It’s Sleep Awareness week!

Lack of sleep is such a universal problem that the National Sleep Foundation has proclaimed the week of March 10th as Sleep Awareness Week.

Studies show that sleep quality is directly related to sleep hygiene, meaning your nighttime habits might be causing you to lose out on the benefits of quality beauty sleep.

When you don’t get enough sleep it affects your health, daily functions and brain.

The National Sleep Foundation defines sleep hygiene as “a variety of different practices and habits that are necessary to have good nighttime sleep quality and full daytime alertness.”

Here are some sleep hygiene behaviors and tips on how to have a good night sleep!

Know How Much Sleep YOU need

Throughout our lives, our sleep needs change, but as a general rule, adults in good health typically require 7 to 7.5 hours of sleep. Infants, children, and adolescents need more to differing extents.

You may need less or more than the recommended amount.

As a start, set aside enough time for you to get at least 7 hours of sleep.

If you do this for a few days and still wake up feeling unrested, gradually increase the number.

If you wake up each morning after only 6 hours and feel great, don’t worry about it, your body is getting the sleep amount it needs.

What’s important is that you feel well-rested when you wake up and not groggy or continuously tired.

Watch What You Eat

Some people sleep better if they have a small snack before bed but you want to avoid large meals late at night.

Large meals can make us sleepy but often result in disrupted sleep a few hours later and sleeping after a large meal can make acid reflux worse in people who suffer that condition.

If you want to sleep better, eat better.

When deciding on a bedtime snack, it’s important to incorporate foods that are known to promote sleep, while avoiding ones that do the opposite.

The best foods for sleep include yogurt, oats, nuts, milk, rice, cherries, and bananas.

The foods you should avoid are anything sugary, fatty or rich.

Limit Coffee and Alcohol

While alcohol may make you drowsy, it disrupts your sleep by preventing you from getting into a deep sleep.

Caffeine is a stimulant, it hypes up your nervous system, so your brain thinks it’s time to wake up instead of wind down.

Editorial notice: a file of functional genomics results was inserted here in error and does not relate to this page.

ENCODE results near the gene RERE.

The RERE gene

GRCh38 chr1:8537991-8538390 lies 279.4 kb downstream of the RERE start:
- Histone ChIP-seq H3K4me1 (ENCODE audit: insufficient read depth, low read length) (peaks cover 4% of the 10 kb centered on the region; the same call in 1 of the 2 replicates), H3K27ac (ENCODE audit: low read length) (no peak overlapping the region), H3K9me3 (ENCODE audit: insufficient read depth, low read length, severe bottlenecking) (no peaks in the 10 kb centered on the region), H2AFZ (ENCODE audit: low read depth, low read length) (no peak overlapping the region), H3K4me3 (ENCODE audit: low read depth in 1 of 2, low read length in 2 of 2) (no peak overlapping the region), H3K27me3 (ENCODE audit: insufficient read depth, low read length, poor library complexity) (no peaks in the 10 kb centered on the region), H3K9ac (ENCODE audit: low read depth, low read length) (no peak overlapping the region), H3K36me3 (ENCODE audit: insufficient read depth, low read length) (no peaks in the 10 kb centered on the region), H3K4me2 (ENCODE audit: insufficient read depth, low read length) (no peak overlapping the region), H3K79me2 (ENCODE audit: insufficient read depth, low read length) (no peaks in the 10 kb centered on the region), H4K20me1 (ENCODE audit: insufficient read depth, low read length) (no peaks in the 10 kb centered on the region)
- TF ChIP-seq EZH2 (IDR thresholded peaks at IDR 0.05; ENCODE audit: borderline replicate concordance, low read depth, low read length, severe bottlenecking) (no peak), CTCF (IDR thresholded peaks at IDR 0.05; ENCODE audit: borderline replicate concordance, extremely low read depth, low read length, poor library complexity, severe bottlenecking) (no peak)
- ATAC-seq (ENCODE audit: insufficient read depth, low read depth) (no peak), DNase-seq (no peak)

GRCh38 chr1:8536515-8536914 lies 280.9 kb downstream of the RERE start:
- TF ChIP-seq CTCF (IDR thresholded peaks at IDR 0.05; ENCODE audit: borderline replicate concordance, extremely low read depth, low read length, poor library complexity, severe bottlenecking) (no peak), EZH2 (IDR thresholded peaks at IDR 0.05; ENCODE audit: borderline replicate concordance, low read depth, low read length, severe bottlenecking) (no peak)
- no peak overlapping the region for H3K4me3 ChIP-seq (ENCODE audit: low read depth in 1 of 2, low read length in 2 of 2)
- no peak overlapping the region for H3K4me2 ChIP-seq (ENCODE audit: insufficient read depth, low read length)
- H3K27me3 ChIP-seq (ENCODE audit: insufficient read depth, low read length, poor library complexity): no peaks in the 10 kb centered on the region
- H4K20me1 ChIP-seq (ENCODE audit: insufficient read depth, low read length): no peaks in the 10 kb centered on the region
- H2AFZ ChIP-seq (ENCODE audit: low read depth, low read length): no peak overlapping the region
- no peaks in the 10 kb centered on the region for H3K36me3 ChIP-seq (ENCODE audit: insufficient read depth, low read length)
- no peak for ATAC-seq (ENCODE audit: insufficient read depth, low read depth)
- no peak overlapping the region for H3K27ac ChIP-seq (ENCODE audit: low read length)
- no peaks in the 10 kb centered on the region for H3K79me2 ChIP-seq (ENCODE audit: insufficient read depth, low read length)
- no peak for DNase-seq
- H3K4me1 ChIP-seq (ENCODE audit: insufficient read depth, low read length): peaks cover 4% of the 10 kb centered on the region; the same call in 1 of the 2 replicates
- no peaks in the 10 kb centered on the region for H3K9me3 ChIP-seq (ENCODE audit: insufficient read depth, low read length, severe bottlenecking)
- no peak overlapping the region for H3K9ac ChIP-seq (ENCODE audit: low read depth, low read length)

Other substances, like marijuana and nicotine, can also interfere with sleep.

If you’re a fan of any of these substances, limit your intake to avoid them interfering with your sleep.

Try to stop using them 4 to 6 hours before you plan on falling asleep.

Late night Workouts

Working out can help de-stress the body and reduce anxiety but if done too close to your bedtime your body might still feel the adrenaline making it difficult to fall into a more relaxed state.

Strenuous exercise should be done 3 hours before bed to let the brain slowly adjust and relax.

Dedicate your Bedroom to Sleep and Sex

Having a dedicated place for sleep is important.

If you need to invest in a new mattress, it will be worth it!

It is important to subconsciously connect being in bed with sleeping.

Remove any distraction items that might keep you awake like a t.v or computer.

Don’t read in bed or watch videos on the phone (unless they’re my videos haha!).

Sleep experts say your bed should be used for sleeping and sharing intimate moments with your partner because the brain has a hard time adjusting to sleep mode if it gets used to eating, watching tv, studying or just hanging out in the bedroom.

Treat your bedroom as a haven for sleep.

Limit Screen Time before Bed

Some people have televisions in their bedrooms but watching TV right before going to sleep is not a good idea if you are having sleep issues.

Looking at computer screens, phones and tablets shortly before bed is actually harmful to sleep, the light from the screens tricks your brain into thinking it is daytime and time to wake up.

Playing games, checking social media or checking emails are ways to either stress or excite you, again waking the brain up instead of relaxing it.

Try to stop using all electronics 1 full hour before bed including your television, computers, phones, e-readers, and tablets.

 If you absolutely can’t tear yourself away from any of these items, turn on the night mode so the blue light is off.

Dark Cool Room

Keeping the temperature in your bedroom low is not only good for sleep but it is also good for your metabolism and blood flow.

Keeping your bedroom dark also keeps it cool, by blocking out any heat from outside and the darkness convinces your brain that it’s night time.

 If you live in a very light-polluted area, get an eye mask and/ or a blackout curtains to help block out the light.

Limit Naps

Sometimes naps are essential for that extra boost during a long day, but frequent naps or longer naps can interfere with nighttime sleep.

If you do nap, limit it to a short power nap of 30 minutes or less.

If you nap longer than that, you risk entering deep sleep, will wake up even groggier and likely have a tougher time falling asleep later that night.

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